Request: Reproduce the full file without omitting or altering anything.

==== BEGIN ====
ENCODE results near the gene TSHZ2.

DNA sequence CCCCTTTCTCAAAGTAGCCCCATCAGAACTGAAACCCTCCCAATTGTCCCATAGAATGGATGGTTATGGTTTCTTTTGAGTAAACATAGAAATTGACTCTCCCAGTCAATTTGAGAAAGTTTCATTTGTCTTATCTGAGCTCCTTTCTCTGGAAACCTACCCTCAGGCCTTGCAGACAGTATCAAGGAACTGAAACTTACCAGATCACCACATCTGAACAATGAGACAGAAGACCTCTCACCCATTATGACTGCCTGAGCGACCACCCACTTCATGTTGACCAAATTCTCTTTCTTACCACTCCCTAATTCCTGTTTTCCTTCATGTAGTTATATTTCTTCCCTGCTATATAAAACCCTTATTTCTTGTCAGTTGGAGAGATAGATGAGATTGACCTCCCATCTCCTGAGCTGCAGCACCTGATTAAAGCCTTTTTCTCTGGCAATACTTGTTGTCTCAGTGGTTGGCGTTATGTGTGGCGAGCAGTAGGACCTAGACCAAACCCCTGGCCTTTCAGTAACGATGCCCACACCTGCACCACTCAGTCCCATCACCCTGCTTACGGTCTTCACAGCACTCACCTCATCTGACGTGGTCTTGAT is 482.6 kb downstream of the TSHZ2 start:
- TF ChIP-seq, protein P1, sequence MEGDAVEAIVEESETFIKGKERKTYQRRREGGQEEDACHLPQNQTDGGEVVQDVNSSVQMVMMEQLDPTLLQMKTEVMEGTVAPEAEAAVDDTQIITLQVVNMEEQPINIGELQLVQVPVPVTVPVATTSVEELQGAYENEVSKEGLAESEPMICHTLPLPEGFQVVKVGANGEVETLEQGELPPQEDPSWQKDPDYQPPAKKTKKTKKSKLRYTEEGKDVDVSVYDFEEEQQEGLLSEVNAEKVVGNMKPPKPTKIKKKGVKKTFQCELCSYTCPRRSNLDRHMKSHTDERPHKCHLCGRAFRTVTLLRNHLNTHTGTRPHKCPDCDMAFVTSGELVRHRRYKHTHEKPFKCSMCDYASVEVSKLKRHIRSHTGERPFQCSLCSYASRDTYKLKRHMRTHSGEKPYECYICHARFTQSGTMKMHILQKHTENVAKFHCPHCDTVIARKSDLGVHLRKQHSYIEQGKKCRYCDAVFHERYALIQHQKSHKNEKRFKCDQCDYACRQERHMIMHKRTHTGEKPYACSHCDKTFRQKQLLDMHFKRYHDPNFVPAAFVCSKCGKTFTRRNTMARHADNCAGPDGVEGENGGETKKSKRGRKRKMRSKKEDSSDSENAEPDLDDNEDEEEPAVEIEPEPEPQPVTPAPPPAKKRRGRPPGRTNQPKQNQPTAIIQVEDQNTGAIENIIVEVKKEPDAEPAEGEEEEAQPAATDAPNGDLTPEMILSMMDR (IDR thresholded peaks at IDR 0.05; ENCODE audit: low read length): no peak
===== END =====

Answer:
ENCODE results near the gene TSHZ2.

DNA sequence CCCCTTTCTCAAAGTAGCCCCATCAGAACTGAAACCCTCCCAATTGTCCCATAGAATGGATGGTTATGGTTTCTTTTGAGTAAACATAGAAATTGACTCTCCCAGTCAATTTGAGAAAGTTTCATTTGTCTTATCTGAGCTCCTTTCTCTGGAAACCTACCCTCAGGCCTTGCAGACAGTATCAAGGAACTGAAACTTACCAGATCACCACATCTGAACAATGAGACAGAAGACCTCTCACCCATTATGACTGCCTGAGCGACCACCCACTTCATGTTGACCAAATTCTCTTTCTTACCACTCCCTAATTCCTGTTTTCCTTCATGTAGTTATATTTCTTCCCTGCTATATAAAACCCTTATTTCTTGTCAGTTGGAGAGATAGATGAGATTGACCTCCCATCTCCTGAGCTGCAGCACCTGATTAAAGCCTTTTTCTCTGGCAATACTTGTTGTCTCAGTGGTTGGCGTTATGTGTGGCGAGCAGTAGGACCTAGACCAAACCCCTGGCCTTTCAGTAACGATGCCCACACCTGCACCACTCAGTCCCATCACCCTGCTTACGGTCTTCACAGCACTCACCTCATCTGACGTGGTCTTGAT is 482.6 kb downstream of the TSHZ2 start:
- TF ChIP-seq, protein P1, sequence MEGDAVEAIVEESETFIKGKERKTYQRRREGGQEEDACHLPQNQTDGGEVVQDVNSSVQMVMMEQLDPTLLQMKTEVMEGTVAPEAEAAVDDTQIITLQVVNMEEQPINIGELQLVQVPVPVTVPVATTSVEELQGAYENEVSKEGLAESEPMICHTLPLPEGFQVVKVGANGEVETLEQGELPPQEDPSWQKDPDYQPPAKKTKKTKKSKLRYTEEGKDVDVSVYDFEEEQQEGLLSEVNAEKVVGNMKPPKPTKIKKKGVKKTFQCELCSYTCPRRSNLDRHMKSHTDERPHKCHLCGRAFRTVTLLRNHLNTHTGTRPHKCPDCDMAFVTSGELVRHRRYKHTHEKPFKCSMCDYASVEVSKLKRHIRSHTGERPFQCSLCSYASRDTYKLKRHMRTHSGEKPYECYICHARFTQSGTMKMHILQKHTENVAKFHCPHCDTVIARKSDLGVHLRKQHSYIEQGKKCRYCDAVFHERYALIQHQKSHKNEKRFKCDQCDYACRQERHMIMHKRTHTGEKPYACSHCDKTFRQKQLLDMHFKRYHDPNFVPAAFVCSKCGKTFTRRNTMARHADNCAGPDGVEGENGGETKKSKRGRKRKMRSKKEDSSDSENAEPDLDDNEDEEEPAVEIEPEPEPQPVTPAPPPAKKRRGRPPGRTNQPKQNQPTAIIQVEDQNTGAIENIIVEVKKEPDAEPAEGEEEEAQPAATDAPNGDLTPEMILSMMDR (IDR thresholded peaks at IDR 0.05; ENCODE audit: low read length): no peak